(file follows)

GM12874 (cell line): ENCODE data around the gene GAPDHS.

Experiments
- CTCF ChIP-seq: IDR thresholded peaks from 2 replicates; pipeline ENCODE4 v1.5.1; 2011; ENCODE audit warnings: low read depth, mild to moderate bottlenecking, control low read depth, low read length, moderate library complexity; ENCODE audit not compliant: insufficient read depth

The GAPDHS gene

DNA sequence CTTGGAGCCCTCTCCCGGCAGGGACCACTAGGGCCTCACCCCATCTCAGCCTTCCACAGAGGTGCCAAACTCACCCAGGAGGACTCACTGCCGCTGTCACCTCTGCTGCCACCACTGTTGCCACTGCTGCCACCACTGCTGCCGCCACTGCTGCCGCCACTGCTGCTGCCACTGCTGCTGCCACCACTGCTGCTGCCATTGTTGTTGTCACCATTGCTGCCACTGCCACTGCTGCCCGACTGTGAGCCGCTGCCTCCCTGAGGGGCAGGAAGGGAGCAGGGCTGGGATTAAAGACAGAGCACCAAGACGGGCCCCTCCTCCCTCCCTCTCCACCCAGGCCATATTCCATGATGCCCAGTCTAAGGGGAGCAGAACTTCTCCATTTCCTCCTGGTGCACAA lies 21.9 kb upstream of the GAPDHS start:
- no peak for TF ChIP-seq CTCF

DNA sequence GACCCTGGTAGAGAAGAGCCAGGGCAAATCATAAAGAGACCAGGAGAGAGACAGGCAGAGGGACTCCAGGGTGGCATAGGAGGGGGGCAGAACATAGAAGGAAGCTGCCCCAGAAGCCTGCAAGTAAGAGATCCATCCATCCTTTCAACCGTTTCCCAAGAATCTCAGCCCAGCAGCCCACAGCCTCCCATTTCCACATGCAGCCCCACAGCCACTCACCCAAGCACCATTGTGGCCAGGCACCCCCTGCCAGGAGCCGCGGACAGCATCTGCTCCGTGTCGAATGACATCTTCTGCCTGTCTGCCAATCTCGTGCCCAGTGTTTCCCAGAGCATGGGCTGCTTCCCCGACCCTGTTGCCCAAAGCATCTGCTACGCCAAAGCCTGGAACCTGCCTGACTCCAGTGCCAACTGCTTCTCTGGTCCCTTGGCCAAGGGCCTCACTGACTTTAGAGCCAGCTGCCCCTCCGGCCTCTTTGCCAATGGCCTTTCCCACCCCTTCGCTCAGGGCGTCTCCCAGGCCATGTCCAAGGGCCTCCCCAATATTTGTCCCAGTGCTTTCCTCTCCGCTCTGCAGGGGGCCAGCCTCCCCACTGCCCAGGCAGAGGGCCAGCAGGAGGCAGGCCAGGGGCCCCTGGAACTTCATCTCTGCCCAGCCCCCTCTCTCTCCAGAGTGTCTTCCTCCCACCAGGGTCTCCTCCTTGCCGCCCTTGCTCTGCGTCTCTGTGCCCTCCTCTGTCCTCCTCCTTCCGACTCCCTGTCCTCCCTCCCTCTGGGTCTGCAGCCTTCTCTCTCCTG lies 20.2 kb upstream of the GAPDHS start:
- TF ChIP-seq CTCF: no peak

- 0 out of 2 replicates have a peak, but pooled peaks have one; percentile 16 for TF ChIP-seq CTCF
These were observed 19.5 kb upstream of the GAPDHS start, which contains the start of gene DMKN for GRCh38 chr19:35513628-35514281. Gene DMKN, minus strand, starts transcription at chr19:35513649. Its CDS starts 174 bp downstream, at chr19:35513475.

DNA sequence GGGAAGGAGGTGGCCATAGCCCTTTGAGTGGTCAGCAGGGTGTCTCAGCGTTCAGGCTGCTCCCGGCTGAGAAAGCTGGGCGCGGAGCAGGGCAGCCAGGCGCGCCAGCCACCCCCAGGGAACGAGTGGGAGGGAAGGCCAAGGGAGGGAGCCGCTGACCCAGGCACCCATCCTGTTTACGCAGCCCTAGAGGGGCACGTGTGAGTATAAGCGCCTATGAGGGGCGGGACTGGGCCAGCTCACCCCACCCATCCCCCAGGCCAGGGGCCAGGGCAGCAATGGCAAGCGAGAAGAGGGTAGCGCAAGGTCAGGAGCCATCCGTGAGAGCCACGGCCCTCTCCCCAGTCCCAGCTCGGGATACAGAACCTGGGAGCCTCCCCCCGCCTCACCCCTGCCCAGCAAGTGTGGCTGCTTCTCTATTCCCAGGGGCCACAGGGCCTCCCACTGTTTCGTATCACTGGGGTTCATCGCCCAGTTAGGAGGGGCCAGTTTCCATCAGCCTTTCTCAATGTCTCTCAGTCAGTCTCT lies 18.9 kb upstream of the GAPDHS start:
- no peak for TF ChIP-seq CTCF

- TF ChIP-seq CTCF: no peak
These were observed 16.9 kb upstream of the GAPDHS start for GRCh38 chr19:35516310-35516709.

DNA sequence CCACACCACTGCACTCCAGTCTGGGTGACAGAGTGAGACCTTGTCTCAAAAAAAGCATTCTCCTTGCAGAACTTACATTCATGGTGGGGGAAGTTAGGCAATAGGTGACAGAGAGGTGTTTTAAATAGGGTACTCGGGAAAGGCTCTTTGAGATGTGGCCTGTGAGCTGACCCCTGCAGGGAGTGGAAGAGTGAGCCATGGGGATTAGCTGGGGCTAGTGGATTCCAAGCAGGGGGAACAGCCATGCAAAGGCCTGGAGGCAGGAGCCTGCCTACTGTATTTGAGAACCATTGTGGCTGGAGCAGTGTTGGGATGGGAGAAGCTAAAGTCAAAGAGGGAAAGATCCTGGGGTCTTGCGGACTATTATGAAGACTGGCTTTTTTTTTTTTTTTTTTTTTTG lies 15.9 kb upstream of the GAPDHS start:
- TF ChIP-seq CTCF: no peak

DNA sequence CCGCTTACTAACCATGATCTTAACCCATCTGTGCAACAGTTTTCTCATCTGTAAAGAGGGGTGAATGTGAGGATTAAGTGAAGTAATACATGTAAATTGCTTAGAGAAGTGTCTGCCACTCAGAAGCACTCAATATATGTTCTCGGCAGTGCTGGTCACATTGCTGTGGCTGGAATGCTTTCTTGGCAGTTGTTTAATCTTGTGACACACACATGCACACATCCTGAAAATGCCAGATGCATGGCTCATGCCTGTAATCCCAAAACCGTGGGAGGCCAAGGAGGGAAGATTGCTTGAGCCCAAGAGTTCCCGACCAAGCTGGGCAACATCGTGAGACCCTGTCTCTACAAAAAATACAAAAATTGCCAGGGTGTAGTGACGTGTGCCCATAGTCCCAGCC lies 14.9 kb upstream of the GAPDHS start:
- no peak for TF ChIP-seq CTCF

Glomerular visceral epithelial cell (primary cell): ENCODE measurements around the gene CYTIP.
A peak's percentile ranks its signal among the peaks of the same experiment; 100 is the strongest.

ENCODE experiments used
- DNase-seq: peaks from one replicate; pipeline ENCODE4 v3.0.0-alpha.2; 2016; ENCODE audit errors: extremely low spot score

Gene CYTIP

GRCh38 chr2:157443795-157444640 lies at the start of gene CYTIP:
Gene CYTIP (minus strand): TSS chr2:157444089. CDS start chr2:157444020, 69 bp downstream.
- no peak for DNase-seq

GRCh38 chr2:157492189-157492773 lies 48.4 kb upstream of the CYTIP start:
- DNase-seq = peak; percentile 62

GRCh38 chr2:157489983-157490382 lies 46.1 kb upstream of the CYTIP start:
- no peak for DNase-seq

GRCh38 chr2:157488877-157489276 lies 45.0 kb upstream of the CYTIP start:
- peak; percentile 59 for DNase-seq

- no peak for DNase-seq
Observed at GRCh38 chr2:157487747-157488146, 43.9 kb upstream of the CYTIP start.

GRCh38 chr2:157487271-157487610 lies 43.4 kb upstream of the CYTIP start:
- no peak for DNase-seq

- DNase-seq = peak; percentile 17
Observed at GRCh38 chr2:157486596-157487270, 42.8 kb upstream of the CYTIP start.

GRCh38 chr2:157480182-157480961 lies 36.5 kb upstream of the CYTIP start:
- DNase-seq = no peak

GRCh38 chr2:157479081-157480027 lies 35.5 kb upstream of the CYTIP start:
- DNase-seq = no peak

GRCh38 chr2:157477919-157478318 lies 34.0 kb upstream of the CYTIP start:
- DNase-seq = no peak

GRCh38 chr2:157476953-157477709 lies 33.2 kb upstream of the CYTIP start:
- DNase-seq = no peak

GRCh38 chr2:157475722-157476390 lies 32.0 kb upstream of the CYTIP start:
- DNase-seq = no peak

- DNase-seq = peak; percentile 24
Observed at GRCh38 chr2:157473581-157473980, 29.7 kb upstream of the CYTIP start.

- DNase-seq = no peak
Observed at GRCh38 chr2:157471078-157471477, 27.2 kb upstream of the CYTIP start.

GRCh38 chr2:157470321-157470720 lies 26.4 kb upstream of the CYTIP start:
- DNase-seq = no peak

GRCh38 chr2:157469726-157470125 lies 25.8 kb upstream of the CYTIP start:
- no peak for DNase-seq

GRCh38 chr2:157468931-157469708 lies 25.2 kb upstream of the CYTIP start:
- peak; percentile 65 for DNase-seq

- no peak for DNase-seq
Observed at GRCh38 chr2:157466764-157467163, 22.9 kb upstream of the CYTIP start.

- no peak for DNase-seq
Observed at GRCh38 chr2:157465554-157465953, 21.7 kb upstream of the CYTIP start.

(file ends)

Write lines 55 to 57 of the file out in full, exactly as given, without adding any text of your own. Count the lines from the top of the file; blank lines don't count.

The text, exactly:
GRCh38 chr2:157469726-157470125 lies 25.8 kb upstream of the CYTIP start:
- no peak for DNase-seq

GRCh38 chr2:157468931-157469708 lies 25.2 kb upstream of the CYTIP start: